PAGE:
In an alternate late 19th century, twelve-year-old Lucy Darrington flees a San Francisco finishing school and heads to the fictional Saarthe, an alternate Pacific Northwest where logging is the major industry within lands still owned by indigenous peoples. She steps off the train in Pentland, hoping to reunite with her father, a ghostologist whose work on the East Coast has diminished as the result of a scandal. Instead of a happy reunion, Lucy finds her father is missing and the region is filled with tension as loggers battle a plague, called Rust, killing the enormous kodok trees and thus threatening the primary source of income for settlers and First Peoples alike.
A mysterious old man tells Lucy that only the mythical and elusive Dreamwood—a tree out of legend—can heal the Rust plague. Sure her father was looking for the truth about Dreamwood, Lucy sets out to find him and immediately faces a perilous reality: Dreamwood exists (if at all) in the Devil’s Thumb, a peninsula suffused with mystery and magic, and from whose wooded shores few ever return.
Accompanied by Pete Knightly, who hopes to find a cure for Rust that will help his own deeply indebted family, and a Native American girl, Niwa, Lucy reaches the Devil’s Thumb. Here she and Pete face their own weaknesses, an environment hostile to humanity’s arrogant carelessness, a group of unscrupulous men also searching for Dreamwood, and His-sey-ak, the nature spirit who haunts the forest.
Clever, courageous, pragmatic, headstrong, and arrogant, Lucy yearns for friendship even as she is often careless of its demands. She is likeable, a character easy to root for, even though Mackey occasionally allows Lucy to stray into cliché: For example, although Lucy is warned that death awaits those who dare take anything from the forest on the Devil’s Thumb, she quickly yields to temptation, as does Pete. Could Mackey not think of anything less signaled and predictable to prove her main characters are prone to human frailties? This incident, along with one or two others, detract from an otherwise suspenseful climb to the story’s climax, which itself feels rushed, as if Mackey was running out of inventive steam.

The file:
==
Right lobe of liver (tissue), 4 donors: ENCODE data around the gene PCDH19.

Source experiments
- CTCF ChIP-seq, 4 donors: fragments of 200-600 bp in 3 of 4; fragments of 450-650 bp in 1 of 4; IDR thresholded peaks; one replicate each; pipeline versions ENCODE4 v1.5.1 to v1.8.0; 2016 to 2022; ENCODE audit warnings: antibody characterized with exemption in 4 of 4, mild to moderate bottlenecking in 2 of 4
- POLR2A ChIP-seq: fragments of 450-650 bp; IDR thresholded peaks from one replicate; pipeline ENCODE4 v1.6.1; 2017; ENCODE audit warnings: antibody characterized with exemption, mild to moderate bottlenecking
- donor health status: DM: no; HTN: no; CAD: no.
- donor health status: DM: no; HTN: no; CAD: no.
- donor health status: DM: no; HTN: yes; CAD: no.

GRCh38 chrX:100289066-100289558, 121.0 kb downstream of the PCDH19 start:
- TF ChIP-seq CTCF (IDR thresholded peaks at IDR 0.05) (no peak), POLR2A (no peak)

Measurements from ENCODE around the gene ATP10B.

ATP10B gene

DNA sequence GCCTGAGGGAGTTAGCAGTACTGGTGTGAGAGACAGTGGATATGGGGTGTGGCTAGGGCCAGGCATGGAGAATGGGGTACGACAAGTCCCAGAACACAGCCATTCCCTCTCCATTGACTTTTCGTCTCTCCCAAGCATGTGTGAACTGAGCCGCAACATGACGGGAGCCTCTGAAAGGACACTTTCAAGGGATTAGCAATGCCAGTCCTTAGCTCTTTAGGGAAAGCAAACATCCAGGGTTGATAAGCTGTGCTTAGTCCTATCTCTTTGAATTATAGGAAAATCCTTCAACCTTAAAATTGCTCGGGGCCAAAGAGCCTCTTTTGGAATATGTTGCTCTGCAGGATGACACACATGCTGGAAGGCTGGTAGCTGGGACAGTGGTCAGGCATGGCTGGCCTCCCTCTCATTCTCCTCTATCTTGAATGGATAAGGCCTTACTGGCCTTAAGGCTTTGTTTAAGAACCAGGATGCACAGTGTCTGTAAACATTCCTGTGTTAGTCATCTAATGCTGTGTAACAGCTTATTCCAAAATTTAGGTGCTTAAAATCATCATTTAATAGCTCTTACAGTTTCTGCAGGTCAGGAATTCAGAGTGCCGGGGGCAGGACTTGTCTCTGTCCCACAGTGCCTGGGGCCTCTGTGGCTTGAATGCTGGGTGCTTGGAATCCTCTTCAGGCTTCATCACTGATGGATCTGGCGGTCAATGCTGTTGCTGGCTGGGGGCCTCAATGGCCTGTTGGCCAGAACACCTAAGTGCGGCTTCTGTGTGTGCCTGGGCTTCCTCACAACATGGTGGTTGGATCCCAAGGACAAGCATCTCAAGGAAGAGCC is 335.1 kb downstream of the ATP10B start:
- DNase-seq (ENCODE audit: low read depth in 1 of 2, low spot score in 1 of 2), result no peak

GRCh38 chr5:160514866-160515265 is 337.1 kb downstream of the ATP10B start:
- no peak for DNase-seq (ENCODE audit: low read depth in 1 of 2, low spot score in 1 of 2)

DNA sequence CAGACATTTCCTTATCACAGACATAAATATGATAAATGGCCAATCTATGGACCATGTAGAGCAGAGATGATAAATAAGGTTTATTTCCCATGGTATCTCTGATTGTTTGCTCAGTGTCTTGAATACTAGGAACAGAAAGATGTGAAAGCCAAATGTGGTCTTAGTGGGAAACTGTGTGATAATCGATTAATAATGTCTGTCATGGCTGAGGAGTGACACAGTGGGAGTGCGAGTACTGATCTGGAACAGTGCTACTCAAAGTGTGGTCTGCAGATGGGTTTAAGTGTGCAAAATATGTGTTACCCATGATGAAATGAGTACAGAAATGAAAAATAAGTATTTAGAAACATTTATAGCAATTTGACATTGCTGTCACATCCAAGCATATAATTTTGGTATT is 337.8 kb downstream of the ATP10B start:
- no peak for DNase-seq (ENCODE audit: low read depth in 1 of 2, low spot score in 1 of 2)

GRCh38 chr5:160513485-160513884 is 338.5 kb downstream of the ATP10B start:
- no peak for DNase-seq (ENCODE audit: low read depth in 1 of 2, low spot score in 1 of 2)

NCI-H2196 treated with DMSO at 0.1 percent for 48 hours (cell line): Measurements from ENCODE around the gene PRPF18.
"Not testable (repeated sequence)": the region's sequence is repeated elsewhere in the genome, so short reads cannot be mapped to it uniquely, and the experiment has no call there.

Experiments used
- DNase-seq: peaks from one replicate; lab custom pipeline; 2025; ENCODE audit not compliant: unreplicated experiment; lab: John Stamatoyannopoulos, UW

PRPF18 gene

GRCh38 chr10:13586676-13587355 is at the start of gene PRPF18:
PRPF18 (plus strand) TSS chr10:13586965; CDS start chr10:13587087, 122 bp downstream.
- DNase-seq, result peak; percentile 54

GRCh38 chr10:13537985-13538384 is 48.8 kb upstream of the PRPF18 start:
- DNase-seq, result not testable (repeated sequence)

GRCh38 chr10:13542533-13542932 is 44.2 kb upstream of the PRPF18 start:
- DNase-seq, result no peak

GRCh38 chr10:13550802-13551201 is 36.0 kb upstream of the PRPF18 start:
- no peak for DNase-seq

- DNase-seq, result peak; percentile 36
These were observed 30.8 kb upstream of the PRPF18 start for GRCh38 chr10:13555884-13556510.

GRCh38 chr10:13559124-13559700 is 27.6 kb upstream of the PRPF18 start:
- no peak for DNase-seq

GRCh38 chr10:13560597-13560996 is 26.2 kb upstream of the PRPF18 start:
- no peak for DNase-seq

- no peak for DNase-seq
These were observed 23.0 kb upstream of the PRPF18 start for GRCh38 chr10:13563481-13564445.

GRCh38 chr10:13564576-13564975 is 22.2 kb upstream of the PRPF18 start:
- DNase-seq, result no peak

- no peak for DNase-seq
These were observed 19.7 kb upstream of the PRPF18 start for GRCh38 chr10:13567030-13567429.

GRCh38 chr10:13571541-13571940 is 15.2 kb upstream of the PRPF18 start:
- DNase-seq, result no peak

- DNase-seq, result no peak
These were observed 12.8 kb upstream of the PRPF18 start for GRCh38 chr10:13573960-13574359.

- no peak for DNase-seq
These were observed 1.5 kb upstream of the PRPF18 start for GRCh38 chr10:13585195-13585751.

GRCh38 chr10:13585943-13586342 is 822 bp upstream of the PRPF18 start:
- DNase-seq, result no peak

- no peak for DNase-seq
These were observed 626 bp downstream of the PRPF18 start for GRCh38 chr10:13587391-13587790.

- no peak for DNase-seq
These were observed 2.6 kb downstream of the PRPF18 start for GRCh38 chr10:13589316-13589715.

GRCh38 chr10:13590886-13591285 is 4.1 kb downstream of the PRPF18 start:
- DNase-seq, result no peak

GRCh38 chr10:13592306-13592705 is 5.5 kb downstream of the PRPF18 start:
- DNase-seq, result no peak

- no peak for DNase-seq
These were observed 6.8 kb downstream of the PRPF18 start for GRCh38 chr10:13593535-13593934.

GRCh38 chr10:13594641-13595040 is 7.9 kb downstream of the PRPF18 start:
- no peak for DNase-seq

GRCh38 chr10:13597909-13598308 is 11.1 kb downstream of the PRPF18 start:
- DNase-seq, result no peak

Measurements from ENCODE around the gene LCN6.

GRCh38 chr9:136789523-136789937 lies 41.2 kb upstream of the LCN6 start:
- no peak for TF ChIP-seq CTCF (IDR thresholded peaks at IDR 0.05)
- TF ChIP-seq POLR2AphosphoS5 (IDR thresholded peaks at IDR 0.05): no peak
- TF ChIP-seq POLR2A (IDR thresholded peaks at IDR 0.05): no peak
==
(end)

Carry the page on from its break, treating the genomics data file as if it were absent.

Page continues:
Mackey does not excel at detailed, satisfyingly grounded world building. Instead she relies on broad and unsatisfying explanations of this alternate history, in which added (and thoughtful) details would have been welcome. Pentland, for example, is presented as the barest sketch, as is the topography of the Pacific Northwest, whose its dramatic mountains and volcanoes, mists and infrequent blue skies cry out for better exposition. And the mysterious old man Lucy encounters in the woods near Pentland? He is painted sketchily and exists, all too obviously, as a means to push Lucy in the direction of Dreamwood and the Devil’s Thumb; if mentors are going to be featured in a story, they deserve better treatment.
More pleasing is Mackey’s portrayal of the Lupines, a fictional Native American nation whose members understand the uses and dangers of the magic that suffuses the region and who—a refreshing plot point—have retained control of most of their ancestral lands. While I would have loved more participation in this story of Niwa and her people, the inclusion of the Lupines adds to the inventiveness of this alternate history.
Lucy’s quest contains enough that is creative that most readers will forgive the plot holes, thin secondary characters, and clichéd plot points to enjoy this supernaturally-tinged adventure/mystery.